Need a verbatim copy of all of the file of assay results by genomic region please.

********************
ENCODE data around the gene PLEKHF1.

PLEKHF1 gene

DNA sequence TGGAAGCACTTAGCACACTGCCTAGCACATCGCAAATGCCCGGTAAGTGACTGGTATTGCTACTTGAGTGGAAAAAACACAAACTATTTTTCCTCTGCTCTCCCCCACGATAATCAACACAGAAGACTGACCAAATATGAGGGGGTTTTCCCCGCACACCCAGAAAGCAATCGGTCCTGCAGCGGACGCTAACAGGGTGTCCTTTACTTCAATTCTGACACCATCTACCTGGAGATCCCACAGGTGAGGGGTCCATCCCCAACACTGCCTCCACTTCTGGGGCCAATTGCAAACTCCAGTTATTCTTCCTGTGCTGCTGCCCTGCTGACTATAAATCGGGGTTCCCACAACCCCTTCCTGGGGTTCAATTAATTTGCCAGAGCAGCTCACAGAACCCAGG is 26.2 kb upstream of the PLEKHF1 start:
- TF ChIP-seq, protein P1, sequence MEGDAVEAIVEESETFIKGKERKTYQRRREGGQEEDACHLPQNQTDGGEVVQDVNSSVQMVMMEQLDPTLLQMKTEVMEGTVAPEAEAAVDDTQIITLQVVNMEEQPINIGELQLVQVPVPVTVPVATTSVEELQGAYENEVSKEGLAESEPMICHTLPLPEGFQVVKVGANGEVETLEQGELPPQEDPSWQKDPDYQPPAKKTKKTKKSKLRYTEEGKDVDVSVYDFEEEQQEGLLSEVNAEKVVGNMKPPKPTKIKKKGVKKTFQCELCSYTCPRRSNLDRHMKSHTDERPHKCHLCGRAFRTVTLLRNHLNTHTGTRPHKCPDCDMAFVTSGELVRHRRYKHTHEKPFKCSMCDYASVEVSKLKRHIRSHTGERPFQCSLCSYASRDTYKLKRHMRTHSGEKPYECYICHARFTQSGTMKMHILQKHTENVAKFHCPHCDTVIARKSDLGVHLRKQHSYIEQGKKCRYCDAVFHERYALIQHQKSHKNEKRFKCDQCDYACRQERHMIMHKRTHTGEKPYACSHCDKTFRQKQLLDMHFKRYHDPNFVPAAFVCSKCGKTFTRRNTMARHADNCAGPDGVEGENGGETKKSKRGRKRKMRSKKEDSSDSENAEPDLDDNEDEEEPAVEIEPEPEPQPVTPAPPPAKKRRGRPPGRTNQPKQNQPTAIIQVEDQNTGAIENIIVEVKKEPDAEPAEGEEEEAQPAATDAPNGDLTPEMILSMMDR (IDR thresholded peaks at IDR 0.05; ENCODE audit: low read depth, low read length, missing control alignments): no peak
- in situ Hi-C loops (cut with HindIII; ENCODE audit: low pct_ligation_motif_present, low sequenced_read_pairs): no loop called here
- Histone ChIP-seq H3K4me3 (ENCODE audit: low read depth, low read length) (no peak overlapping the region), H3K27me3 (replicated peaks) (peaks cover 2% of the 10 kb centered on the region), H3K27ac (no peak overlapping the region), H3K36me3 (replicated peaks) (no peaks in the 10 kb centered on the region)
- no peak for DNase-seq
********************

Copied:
ENCODE data around the gene PLEKHF1.

PLEKHF1 gene

DNA sequence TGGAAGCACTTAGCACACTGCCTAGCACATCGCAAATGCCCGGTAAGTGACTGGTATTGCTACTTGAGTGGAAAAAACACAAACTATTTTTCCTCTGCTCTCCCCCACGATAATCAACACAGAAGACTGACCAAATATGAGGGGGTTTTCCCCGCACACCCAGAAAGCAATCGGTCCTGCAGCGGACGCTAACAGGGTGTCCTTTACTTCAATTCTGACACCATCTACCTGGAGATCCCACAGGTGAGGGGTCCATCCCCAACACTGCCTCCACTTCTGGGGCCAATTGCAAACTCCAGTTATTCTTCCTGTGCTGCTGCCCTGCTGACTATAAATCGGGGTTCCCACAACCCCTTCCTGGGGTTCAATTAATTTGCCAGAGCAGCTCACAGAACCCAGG is 26.2 kb upstream of the PLEKHF1 start:
- TF ChIP-seq, protein P1, sequence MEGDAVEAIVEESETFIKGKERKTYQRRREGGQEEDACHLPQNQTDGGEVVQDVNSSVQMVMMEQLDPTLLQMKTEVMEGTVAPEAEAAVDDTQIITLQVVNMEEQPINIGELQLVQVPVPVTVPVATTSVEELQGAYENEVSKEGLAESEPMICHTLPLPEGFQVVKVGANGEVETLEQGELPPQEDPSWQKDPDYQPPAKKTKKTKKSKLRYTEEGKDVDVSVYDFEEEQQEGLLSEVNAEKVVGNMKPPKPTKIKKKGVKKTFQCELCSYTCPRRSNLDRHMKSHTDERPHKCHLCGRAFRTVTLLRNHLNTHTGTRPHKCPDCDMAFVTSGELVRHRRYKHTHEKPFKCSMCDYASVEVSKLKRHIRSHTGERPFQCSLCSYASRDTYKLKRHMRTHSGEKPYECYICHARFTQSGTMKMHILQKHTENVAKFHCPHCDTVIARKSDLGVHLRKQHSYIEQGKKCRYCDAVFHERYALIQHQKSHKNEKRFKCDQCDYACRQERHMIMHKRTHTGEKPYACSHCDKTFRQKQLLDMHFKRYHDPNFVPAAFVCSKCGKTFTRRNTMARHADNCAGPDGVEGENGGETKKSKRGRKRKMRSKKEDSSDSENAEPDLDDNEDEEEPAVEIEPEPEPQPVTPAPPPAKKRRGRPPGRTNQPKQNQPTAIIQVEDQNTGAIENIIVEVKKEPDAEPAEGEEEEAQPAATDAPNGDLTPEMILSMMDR (IDR thresholded peaks at IDR 0.05; ENCODE audit: low read depth, low read length, missing control alignments): no peak
- in situ Hi-C loops (cut with HindIII; ENCODE audit: low pct_ligation_motif_present, low sequenced_read_pairs): no loop called here
- Histone ChIP-seq H3K4me3 (ENCODE audit: low read depth, low read length) (no peak overlapping the region), H3K27me3 (replicated peaks) (peaks cover 2% of the 10 kb centered on the region), H3K27ac (no peak overlapping the region), H3K36me3 (replicated peaks) (no peaks in the 10 kb centered on the region)
- no peak for DNase-seq